What is Equine Therapy and How Can It Help Young Men in Recovery?
Participating in therapeutic activities is a requirement for residents of The Grounds Recovery, but this doesn’t mean we spend all of our time in group therapy, journaling, and practicing mindfulness-based deep breathing exercises (though all of these beneficial activities are either required or strongly encouraged). Rather, our program is built upon supporting our members’ quest for meaningful growth through a variety of activities that are curated to be engaging and effective on multiple levels. From cooking, fitness, and music classes to surf therapy and community service, our goal is to help our residents build substance-free lives that are dynamic, engaging and worth protecting. Of these activities, one of our house favorites is equine therapy.
Equine therapy or Equine-Assisted Therapy (EAT), is a type of experiential therapy that uses horses and other equines to help people with a variety of mental health, trauma and substance abuse issues. It is used for emotional growth development, stress reduction, and coping with anxiety, among other benefits.
Emotional Growth Development
Because horses are non-judgmental yet incredibly responsive to the movement and emotions of their handlers, they can act as a mirror, promoting self-awareness, and providing an opportunity for authentic connection that is in-the-moment, non-transactional, and genuine. This type of relationship can be empowering for people in recovery because they often feel judged due to past behavior and have lost faith in their own ability to achieve goals, make decisions, and have power within their own lives. Equine therapy also helps individuals better understand boundaries and can help with developing the self-regulation and verbal and non-verbal communication skills required for healthy interaction with others.
Stress Reduction, Anxiety & PTSD
Addiction is very often accompanied by or is caused by other mental health issues. Many individuals with stress, depression, anxiety, PTSD and other co-occurring mental health disorders use substances like food, alcohol, drugs, gambling or pornography as a way to cope. Relived trauma, social discomfort, feelings of hopelessness, and lack of purpose are all triggers that can lead to relapse. Equine therapy has been shown to promote feelings of safety and calm, while being in close proximity to such a large animal can help individuals overcome fear and build self-esteem.
The Mindfulness-Equine Therapy Connection
As mentioned at the beginning of this article, The Grounds Recovery uses many methods in helping our residents develop healthy strategies for lasting recovery. Deep breathing and meditation are a part of our wellness regime, and equine therapy dovetails perfectly with these techniques because working with horses can actually induce a state of mindfulness akin to what is found in consistent, guided meditation practice. An article from the Journal of Traumatic Stress reports on a recent study that, “found significant increases in mindfulness following the program. Instructions and discussions emphasized a nonjudgmental accepting awareness, and the present-focused awareness of the horses may also have encouraged mindfulness.”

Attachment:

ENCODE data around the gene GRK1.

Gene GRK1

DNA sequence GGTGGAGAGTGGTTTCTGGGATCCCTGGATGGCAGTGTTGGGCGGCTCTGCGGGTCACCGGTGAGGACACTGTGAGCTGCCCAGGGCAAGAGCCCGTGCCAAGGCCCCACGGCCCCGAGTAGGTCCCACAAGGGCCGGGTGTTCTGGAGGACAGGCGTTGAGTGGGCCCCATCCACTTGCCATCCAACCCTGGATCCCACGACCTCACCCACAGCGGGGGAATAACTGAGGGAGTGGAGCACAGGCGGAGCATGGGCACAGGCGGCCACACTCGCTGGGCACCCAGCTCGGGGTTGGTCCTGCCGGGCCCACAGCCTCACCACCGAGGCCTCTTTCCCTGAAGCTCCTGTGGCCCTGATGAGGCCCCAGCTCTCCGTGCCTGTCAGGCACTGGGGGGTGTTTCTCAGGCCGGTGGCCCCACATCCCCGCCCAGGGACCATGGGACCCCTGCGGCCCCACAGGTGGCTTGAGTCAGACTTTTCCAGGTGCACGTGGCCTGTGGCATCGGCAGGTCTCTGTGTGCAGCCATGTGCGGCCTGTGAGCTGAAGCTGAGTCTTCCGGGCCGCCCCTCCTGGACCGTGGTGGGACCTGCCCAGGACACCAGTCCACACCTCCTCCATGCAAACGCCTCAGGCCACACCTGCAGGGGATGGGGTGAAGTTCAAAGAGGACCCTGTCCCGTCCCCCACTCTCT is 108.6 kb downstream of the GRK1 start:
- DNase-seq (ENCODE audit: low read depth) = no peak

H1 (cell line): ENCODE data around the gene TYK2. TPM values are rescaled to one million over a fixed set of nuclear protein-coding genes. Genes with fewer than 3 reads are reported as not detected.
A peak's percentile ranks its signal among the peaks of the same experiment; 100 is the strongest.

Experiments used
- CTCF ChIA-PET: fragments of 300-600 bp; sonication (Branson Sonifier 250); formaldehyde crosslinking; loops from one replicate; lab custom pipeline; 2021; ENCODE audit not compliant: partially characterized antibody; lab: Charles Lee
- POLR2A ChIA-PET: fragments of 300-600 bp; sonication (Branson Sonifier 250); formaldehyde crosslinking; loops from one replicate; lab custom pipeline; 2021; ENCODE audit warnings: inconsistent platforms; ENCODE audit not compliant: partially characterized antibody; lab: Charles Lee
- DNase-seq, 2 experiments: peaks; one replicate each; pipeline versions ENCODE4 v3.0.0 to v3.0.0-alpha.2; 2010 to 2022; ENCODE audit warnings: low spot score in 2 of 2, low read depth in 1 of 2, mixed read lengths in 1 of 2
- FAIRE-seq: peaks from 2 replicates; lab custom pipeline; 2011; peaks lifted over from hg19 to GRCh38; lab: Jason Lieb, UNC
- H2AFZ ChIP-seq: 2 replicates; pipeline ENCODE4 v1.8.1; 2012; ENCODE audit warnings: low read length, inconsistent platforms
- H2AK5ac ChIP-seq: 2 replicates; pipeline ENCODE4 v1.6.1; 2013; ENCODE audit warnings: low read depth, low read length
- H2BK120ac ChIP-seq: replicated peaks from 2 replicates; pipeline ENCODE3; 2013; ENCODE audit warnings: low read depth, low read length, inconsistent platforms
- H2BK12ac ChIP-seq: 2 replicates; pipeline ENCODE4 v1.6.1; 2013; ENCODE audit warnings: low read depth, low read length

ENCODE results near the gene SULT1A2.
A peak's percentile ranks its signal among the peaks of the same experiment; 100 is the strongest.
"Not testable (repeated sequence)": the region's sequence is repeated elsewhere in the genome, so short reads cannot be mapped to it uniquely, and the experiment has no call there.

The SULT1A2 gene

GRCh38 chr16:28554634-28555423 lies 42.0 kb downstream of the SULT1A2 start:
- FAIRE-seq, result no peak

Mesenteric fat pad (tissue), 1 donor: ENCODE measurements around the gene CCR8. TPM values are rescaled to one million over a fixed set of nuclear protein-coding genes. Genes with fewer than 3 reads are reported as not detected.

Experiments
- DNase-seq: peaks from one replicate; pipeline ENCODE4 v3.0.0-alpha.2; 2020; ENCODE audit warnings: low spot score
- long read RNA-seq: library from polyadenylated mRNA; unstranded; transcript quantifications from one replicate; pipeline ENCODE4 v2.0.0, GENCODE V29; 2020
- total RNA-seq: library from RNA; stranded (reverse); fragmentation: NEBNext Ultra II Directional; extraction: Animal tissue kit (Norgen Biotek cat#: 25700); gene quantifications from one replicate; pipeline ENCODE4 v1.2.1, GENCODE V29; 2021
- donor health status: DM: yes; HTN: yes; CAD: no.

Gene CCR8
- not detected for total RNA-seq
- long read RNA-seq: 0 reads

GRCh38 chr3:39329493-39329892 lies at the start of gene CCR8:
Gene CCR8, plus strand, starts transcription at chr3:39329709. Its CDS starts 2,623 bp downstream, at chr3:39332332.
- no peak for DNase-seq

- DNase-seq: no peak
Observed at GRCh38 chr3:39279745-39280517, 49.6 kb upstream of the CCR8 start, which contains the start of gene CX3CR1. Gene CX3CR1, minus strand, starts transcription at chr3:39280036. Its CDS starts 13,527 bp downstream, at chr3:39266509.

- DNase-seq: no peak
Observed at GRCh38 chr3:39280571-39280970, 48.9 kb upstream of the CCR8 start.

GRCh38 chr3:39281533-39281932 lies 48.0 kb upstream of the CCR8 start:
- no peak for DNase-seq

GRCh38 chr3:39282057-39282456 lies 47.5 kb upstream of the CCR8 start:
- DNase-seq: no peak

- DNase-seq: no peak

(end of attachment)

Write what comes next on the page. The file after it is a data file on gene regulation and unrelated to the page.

This is useful in the transitional-living setting because mindfulness-based intervention (MBI) has been shown to deliver promising results in the field of substance abuse recovery. Biomed Central Addiction Science and Clinical Practice Journal reports, “studies indicate that MBIs reduce substance misuse and craving by modulating cognitive, affective, and psychophysiological processes integral to self-regulation and reward processing.”
The Grounds Recovery partners with Rocking Horse Ranch, a horse rescue and equine therapy center, which is located close to our transitional-living residences in the nearby community of El Cajon.
Life skills development, practicing communication and learning to understand and control emotions and emotional triggers are all part of building the self-empowerment necessary to live a fulfilling sober life. Equine therapy is an experience-based activity that helps with all these skills, but more than that, hanging out with horses is about as fun and rewarding of an activity as you can get. Our residents love it, we love it, and we are grateful to be able to share this unique experience with them on a regular basis.